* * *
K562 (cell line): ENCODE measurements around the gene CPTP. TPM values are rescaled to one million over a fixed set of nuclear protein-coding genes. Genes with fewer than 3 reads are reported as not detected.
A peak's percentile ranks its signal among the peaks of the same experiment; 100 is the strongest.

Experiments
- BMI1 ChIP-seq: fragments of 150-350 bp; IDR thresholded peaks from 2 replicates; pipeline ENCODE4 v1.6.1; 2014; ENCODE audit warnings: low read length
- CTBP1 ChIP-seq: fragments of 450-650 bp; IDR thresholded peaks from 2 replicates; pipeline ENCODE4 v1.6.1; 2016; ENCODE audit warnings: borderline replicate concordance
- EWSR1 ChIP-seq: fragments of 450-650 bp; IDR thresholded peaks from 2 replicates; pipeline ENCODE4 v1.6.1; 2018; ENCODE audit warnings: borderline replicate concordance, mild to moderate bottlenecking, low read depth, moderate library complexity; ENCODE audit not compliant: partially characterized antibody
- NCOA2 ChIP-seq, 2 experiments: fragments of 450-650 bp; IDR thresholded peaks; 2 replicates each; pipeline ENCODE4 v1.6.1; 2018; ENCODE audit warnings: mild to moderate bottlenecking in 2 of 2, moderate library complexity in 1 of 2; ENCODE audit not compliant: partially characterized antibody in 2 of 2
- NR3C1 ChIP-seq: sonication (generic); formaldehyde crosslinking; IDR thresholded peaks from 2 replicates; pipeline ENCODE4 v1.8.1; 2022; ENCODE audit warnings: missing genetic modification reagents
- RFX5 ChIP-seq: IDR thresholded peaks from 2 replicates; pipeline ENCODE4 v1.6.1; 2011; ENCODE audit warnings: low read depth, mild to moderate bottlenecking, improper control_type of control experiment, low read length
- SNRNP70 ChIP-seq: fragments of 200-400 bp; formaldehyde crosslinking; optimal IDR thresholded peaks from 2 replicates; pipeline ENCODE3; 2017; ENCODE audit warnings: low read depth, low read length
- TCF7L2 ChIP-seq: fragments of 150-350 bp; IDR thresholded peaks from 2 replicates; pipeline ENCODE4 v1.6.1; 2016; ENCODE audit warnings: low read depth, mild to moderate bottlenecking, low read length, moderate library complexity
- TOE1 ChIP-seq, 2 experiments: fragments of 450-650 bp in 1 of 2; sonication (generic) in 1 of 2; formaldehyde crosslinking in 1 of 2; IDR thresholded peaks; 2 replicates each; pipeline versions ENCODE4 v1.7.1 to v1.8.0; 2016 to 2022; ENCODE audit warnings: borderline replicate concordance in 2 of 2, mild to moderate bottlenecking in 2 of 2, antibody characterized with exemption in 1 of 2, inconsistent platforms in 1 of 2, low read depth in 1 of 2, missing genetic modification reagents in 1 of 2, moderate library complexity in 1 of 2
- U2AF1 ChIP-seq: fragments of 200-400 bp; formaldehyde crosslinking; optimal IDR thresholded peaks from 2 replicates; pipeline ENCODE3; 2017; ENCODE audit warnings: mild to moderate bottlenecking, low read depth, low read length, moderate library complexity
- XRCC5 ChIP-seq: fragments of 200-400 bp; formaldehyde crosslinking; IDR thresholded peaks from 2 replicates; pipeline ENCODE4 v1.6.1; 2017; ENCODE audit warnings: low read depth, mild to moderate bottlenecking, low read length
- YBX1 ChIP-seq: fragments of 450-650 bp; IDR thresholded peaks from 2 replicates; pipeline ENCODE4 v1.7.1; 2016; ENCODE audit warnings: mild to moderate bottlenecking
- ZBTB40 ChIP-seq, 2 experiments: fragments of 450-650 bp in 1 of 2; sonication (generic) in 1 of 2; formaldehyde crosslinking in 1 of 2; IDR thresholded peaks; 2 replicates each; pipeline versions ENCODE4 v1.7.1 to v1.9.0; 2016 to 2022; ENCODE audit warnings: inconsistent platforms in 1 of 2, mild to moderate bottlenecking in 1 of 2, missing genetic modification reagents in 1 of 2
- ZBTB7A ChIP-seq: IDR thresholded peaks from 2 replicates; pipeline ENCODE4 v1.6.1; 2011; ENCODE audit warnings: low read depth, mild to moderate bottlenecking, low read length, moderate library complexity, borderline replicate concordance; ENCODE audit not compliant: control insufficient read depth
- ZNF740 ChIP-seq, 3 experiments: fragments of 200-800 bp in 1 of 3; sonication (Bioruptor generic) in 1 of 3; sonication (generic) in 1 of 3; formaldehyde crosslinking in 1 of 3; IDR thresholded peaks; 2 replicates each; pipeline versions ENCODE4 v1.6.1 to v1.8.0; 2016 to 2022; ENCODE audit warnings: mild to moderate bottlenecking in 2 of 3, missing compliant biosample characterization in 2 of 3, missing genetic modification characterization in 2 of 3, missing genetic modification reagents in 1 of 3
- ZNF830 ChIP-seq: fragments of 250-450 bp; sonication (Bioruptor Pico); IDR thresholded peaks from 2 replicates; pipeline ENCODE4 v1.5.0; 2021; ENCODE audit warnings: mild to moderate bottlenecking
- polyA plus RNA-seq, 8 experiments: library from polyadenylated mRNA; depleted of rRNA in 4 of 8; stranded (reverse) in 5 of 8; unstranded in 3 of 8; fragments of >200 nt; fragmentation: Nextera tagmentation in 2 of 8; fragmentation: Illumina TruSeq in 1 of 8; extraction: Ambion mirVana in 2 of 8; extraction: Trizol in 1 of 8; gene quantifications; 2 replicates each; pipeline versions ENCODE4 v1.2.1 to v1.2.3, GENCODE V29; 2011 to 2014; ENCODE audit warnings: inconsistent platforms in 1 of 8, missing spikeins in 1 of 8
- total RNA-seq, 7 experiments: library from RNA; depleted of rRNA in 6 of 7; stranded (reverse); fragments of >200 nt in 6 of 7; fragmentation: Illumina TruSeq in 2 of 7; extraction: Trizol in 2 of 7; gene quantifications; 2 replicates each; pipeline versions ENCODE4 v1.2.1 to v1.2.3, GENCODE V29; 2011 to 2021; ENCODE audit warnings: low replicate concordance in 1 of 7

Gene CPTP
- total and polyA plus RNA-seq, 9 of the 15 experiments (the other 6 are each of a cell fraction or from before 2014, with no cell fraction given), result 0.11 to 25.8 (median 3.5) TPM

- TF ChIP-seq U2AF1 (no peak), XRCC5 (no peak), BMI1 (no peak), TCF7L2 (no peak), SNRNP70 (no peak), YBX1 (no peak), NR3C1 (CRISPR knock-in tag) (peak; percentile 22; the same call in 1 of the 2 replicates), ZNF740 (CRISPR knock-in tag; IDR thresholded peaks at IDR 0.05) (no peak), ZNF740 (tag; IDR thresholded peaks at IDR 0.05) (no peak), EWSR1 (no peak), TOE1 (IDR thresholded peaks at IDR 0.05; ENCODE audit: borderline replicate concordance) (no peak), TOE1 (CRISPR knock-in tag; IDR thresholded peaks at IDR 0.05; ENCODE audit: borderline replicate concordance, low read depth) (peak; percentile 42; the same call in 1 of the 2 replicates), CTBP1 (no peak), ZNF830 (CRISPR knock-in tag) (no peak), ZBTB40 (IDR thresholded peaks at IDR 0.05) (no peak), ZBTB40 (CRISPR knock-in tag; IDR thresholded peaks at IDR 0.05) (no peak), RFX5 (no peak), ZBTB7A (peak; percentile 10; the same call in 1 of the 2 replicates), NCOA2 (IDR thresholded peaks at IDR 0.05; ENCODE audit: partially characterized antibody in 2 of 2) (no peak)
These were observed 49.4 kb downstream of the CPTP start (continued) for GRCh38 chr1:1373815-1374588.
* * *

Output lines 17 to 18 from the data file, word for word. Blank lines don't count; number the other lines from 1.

- ZBTB7A ChIP-seq: IDR thresholded peaks from 2 replicates; pipeline ENCODE4 v1.6.1; 2011; ENCODE audit warnings: low read depth, mild to moderate bottlenecking, low read length, moderate library complexity, borderline replicate concordance; ENCODE audit not compliant: control insufficient read depth
- ZNF740 ChIP-seq, 3 experiments: fragments of 200-800 bp in 1 of 3; sonication (Bioruptor generic) in 1 of 3; sonication (generic) in 1 of 3; formaldehyde crosslinking in 1 of 3; IDR thresholded peaks; 2 replicates each; pipeline versions ENCODE4 v1.6.1 to v1.8.0; 2016 to 2022; ENCODE audit warnings: mild to moderate bottlenecking in 2 of 3, missing compliant biosample characterization in 2 of 3, missing genetic modification characterization in 2 of 3, missing genetic modification reagents in 1 of 3